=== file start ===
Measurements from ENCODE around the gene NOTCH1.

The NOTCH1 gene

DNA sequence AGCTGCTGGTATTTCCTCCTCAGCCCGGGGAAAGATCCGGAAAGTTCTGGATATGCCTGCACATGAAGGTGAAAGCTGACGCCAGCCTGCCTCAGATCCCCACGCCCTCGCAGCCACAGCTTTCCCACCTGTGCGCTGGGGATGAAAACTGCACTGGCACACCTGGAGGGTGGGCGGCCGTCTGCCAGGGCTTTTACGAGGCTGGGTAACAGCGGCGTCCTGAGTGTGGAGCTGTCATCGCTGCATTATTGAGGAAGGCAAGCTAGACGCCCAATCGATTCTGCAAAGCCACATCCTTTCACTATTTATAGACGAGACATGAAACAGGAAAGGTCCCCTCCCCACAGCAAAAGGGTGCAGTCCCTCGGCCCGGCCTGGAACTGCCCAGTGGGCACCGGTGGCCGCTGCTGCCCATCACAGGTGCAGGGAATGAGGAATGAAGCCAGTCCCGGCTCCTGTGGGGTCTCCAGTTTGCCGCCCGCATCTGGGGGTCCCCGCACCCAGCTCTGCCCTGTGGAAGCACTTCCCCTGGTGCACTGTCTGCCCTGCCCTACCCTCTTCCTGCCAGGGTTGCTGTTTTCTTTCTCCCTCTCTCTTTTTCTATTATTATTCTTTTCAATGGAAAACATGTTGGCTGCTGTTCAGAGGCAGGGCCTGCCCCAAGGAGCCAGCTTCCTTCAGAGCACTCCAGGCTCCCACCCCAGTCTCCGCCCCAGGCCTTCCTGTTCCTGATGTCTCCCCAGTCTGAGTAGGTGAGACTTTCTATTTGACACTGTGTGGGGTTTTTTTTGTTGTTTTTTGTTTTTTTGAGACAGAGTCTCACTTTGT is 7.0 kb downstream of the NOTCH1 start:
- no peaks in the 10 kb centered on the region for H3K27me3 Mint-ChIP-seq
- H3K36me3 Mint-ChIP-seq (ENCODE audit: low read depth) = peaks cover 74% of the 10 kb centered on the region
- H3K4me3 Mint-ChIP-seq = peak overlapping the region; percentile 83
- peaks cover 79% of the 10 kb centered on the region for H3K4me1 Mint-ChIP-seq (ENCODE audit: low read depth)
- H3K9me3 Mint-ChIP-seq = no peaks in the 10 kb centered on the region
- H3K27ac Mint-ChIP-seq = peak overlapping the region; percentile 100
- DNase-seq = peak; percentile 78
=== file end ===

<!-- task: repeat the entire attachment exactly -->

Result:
Measurements from ENCODE around the gene NOTCH1.

The NOTCH1 gene

DNA sequence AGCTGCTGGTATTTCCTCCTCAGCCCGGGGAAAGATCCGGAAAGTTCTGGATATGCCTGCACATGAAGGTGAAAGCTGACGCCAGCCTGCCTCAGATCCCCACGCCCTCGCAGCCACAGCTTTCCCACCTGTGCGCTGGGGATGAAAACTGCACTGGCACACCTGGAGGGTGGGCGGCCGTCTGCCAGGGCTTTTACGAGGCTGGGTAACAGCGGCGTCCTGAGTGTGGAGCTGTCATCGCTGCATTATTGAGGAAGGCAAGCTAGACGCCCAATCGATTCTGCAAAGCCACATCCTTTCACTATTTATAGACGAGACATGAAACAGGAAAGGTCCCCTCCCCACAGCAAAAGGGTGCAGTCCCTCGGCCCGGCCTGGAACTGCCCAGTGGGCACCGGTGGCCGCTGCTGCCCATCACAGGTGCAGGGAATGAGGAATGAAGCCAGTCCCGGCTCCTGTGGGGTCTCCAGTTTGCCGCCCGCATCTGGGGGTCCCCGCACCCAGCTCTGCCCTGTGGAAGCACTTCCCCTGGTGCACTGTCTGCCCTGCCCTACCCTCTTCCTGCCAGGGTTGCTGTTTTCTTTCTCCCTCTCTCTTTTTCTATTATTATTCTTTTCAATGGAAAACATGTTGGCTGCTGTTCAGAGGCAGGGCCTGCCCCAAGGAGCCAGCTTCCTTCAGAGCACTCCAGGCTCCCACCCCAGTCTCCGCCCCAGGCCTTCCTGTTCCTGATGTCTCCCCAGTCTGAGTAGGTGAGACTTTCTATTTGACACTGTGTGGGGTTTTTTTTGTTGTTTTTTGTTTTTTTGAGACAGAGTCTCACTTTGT is 7.0 kb downstream of the NOTCH1 start:
- no peaks in the 10 kb centered on the region for H3K27me3 Mint-ChIP-seq
- H3K36me3 Mint-ChIP-seq (ENCODE audit: low read depth) = peaks cover 74% of the 10 kb centered on the region
- H3K4me3 Mint-ChIP-seq = peak overlapping the region; percentile 83
- peaks cover 79% of the 10 kb centered on the region for H3K4me1 Mint-ChIP-seq (ENCODE audit: low read depth)
- H3K9me3 Mint-ChIP-seq = no peaks in the 10 kb centered on the region
- H3K27ac Mint-ChIP-seq = peak overlapping the region; percentile 100
- DNase-seq = peak; percentile 78